Daily Hive: RentSafeTO rating system coming to Toronto apartment buildings

Posted December 2, 2019

Council has voted unanimously in favour of beefing up its RentSafeTO program in an effort to keep landlords more accountable for keeping buildings in good repair.
 
The RentSafeTO bylaw, which was first passed by council in 2017, allows city staff to enforce property standards across buildings in Toronto.
 
Councillors voted 24-0 for the new RentSafeTO amendments, which includes requiring landlords to share any fire code violations, enforcement and cost recovery for city services, and support in housing displaced tenants when landlords fail to provide in emergencies.
 
Additionally, landlords will be required to display their “RentSafe evaluation,” which is comparable to that of the colour-coded  DineSafe cards posted at restaurants that disclose any violations.
 
Additional amendments to the city’s municipal code include:
 
  • Landlords must post any additional information on fire code violations, pest management activities to the tenant notification boards in their buildings.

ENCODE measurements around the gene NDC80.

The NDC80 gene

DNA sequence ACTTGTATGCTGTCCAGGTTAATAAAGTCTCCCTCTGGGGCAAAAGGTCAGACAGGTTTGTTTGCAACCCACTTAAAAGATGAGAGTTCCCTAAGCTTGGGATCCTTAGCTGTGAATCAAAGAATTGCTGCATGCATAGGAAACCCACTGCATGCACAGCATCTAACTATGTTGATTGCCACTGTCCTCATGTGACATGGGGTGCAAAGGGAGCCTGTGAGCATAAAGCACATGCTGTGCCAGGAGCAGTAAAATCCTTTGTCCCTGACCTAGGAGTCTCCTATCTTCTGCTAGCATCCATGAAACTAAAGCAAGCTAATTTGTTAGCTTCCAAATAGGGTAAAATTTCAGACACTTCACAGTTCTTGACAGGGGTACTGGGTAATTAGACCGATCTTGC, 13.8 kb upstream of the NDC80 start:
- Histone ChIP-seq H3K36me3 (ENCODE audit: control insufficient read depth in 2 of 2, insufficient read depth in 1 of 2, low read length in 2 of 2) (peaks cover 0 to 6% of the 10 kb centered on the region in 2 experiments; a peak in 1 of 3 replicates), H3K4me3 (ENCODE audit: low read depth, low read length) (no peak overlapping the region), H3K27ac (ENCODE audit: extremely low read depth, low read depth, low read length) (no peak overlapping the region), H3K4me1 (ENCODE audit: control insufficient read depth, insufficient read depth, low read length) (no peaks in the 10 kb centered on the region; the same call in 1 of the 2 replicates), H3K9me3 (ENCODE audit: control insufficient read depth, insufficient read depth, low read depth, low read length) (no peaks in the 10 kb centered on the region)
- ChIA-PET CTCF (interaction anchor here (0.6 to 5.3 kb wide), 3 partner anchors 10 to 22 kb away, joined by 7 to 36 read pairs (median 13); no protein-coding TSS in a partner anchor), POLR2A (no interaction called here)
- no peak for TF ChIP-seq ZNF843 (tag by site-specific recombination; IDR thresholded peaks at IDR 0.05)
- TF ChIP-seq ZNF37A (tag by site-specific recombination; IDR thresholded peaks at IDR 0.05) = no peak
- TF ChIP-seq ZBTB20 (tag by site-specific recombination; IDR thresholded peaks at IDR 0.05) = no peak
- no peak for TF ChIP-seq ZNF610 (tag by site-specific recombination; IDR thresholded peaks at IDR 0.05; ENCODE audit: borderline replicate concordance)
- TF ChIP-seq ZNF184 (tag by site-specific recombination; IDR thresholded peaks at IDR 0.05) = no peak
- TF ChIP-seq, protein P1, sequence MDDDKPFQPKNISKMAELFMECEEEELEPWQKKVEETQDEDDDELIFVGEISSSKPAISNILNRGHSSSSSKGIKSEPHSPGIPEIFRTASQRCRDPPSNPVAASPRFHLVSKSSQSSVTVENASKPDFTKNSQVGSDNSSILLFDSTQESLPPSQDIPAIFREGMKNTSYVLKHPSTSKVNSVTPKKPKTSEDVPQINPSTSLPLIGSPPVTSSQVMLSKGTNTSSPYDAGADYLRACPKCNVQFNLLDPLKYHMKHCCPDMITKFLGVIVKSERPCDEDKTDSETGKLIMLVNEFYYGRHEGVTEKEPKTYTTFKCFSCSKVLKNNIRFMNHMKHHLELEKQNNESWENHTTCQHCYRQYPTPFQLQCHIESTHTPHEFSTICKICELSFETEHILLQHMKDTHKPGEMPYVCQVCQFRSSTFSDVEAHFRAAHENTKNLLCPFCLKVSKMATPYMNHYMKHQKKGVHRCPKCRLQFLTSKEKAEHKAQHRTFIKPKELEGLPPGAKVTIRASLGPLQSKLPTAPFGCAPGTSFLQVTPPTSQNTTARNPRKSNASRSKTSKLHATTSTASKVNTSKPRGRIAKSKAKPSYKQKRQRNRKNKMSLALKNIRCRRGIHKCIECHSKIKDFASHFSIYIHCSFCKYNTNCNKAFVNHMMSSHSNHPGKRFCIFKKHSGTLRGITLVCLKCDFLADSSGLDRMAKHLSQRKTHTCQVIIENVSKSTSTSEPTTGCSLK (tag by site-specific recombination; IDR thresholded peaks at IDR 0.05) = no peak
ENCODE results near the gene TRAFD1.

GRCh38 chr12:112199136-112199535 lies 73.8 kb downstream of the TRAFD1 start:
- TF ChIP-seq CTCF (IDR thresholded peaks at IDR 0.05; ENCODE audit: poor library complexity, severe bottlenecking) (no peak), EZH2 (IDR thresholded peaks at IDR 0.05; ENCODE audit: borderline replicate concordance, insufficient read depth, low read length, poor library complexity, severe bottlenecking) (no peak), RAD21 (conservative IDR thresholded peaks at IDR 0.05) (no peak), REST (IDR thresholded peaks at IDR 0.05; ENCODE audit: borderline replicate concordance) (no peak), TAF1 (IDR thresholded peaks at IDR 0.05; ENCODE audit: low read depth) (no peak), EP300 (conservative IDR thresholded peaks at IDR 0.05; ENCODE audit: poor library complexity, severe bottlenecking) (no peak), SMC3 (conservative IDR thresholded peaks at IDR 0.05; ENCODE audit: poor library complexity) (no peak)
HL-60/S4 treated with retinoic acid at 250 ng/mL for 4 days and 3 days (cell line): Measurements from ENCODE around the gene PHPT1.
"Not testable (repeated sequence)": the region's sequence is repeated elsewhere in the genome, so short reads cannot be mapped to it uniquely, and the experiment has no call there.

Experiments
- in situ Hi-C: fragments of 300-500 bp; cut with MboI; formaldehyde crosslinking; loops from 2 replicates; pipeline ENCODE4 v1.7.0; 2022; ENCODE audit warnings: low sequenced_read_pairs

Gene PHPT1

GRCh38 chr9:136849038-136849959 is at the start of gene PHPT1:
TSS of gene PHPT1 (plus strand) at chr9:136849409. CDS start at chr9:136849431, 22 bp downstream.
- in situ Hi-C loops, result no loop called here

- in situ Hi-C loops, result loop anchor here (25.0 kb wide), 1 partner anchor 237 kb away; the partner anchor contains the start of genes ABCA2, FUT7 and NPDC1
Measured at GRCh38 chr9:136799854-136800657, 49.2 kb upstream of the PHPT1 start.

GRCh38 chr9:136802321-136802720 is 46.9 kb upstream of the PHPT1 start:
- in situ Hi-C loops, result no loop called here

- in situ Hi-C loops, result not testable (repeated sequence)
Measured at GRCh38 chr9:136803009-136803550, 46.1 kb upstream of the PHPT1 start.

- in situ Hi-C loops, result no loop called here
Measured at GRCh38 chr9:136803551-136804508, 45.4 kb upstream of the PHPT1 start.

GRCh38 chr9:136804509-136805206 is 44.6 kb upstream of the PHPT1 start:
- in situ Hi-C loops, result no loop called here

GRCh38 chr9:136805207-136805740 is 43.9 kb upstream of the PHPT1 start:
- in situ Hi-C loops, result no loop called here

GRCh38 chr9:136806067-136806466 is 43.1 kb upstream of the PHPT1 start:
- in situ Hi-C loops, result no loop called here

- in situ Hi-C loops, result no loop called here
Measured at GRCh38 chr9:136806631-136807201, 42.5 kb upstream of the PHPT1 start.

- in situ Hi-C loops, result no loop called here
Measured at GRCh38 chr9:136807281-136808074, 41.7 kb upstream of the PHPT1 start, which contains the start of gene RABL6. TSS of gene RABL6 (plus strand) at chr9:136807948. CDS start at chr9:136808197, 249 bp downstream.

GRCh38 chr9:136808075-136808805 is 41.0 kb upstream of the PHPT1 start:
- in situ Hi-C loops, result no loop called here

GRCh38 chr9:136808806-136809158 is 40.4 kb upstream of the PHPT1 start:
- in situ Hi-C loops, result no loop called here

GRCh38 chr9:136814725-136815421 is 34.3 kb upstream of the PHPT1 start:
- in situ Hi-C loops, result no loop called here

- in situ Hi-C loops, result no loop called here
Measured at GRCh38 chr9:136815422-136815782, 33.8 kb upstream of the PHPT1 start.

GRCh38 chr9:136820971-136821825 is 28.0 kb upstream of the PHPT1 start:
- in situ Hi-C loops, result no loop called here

• Requiring landlords to give notice of RentSafeTO visits on notification boards at least 30 days prior to building audits with appropriate contact information for staff, or registering complaints so that tenants can ensure inspection plans incorporate relevant pre-existing issues.
  • Requiring landlords to post information on the tenant notification board about air-conditioned spaces in the building to include information about other places on the property that offer relief from uncomfortably warm indoor temperatures, including a cooling room or shaded area.
  • Requiring landlords to develop and maintain a capital plan for each rental building that includes a comprehensive five-year forecast extending beyond major capital repairs. This would include any common element improvements or any other anticipated work (including to roofs, elevators, windows, balconies, etc.) that would impact a tenant’s access to or enjoyment of their unit.
The anti-poverty group ACORN, thanked councillors for supporting tenants and said, “this is the power of a city-wide tenants union, organized door to door, building by building and run by the members, independent from government or business money."
 
The changes to Toronto’s municipal code, as related to apartment buildings, will come into effect on March 1, 2020.
 
 
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Article by Ainsley Smith for Daily Hive

 

 

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